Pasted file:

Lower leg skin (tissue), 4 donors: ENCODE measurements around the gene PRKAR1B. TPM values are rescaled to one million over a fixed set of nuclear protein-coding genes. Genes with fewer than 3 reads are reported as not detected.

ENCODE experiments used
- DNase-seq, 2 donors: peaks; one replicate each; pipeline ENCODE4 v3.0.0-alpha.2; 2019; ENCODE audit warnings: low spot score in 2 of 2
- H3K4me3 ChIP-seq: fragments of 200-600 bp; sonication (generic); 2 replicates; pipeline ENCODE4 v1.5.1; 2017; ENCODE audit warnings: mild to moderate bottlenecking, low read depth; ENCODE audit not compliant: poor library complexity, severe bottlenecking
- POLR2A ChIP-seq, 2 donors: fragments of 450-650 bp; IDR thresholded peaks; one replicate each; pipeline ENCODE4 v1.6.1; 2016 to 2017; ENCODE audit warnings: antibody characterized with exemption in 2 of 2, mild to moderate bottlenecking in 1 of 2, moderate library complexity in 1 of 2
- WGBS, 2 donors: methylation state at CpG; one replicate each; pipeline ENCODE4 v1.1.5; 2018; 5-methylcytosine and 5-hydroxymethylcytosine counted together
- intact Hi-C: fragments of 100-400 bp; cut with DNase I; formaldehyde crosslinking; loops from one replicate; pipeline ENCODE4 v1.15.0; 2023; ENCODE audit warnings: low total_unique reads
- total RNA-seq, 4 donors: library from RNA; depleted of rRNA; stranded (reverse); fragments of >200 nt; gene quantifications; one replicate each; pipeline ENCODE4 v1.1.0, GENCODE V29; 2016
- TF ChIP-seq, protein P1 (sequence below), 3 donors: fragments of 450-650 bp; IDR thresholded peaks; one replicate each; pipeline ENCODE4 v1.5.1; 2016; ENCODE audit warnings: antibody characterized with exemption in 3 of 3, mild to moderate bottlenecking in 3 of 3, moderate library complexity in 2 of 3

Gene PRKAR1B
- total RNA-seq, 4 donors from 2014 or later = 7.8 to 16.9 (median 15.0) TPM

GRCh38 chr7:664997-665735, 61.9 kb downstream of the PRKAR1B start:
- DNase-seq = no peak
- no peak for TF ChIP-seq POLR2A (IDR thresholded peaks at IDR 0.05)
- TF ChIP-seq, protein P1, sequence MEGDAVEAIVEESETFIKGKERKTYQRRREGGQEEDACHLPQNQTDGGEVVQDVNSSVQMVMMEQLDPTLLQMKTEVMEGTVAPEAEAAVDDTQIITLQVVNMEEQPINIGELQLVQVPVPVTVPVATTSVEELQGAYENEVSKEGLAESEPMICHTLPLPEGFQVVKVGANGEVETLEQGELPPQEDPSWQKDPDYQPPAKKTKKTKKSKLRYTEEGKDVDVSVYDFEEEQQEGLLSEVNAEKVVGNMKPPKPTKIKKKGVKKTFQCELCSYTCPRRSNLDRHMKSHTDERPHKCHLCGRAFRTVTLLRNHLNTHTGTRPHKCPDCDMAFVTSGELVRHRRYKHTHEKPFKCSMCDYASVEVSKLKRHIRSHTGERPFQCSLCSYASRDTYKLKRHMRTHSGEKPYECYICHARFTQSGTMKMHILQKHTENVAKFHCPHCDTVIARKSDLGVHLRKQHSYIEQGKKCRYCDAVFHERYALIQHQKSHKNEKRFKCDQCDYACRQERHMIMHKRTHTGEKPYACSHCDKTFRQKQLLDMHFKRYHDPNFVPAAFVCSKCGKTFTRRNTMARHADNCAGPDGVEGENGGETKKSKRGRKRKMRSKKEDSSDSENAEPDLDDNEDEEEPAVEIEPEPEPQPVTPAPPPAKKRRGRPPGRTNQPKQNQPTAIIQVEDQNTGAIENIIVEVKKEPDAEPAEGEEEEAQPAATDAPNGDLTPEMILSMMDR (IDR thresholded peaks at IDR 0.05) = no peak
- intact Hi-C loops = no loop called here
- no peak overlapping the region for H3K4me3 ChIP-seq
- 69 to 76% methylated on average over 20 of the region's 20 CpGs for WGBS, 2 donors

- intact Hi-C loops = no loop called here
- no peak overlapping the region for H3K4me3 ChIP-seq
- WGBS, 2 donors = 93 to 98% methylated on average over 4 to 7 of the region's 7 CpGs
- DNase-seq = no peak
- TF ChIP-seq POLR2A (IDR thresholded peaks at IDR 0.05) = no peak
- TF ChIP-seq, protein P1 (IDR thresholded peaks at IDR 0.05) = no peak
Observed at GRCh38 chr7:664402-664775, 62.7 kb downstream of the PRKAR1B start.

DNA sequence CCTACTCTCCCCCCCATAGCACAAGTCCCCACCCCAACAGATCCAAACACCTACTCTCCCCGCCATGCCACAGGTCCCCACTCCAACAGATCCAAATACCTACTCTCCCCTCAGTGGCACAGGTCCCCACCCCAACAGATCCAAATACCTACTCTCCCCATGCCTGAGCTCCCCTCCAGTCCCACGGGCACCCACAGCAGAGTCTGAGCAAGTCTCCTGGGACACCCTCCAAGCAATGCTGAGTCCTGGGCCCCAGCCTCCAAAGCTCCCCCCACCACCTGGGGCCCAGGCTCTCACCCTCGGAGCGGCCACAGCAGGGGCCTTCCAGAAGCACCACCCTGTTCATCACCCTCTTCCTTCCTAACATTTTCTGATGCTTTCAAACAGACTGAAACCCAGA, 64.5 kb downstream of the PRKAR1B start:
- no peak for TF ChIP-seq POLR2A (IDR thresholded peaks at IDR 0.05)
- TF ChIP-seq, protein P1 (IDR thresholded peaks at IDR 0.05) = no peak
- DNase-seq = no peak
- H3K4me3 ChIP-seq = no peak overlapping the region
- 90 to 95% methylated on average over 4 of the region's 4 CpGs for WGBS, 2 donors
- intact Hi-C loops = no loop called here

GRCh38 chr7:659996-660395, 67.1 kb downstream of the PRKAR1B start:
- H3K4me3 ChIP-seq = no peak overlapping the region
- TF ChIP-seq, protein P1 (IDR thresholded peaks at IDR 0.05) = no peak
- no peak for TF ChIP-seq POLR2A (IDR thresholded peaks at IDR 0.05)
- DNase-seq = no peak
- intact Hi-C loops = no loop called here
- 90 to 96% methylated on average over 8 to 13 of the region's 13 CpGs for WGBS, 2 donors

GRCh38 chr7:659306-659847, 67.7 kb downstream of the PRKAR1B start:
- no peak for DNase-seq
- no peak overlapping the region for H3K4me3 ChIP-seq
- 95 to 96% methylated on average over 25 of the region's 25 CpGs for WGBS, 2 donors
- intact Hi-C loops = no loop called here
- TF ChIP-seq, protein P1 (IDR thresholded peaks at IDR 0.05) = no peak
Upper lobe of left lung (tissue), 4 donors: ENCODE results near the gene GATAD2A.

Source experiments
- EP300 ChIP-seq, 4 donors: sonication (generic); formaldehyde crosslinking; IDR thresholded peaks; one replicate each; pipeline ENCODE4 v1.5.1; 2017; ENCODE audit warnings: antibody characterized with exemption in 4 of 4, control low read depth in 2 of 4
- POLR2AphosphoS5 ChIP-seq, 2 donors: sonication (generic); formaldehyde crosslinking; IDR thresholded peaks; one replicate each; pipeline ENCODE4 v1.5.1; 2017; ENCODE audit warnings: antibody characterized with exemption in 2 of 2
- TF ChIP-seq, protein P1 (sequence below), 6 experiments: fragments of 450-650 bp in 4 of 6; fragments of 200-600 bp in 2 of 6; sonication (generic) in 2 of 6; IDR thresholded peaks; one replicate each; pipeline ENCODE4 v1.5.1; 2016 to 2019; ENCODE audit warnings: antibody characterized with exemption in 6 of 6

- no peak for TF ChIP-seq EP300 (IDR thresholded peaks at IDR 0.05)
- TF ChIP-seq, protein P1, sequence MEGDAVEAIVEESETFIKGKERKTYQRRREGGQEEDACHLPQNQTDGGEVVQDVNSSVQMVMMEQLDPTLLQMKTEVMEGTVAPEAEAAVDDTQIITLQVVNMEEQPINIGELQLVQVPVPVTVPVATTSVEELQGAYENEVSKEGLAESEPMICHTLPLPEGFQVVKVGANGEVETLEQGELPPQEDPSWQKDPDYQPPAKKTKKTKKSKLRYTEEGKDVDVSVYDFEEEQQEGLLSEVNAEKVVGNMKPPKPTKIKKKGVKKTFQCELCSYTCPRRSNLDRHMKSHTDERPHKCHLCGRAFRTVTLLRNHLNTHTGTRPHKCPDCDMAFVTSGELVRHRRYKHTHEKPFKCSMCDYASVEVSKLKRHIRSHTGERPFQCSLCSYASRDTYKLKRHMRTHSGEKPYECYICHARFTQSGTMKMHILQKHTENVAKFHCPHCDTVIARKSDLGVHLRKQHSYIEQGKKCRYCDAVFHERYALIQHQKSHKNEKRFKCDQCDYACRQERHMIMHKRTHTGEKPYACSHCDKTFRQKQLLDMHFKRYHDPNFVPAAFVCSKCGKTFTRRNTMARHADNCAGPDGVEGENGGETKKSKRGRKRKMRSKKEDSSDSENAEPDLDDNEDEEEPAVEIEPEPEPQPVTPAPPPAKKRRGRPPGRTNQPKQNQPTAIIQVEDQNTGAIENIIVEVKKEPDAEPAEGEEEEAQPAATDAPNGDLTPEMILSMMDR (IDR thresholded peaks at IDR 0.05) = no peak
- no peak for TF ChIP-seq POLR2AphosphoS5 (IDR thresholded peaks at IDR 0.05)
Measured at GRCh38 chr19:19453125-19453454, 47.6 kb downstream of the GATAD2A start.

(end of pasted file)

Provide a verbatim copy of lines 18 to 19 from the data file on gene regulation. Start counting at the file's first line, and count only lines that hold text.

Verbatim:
- 69 to 76% methylated on average over 20 of the region's 20 CpGs for WGBS, 2 donors

- intact Hi-C loops = no loop called here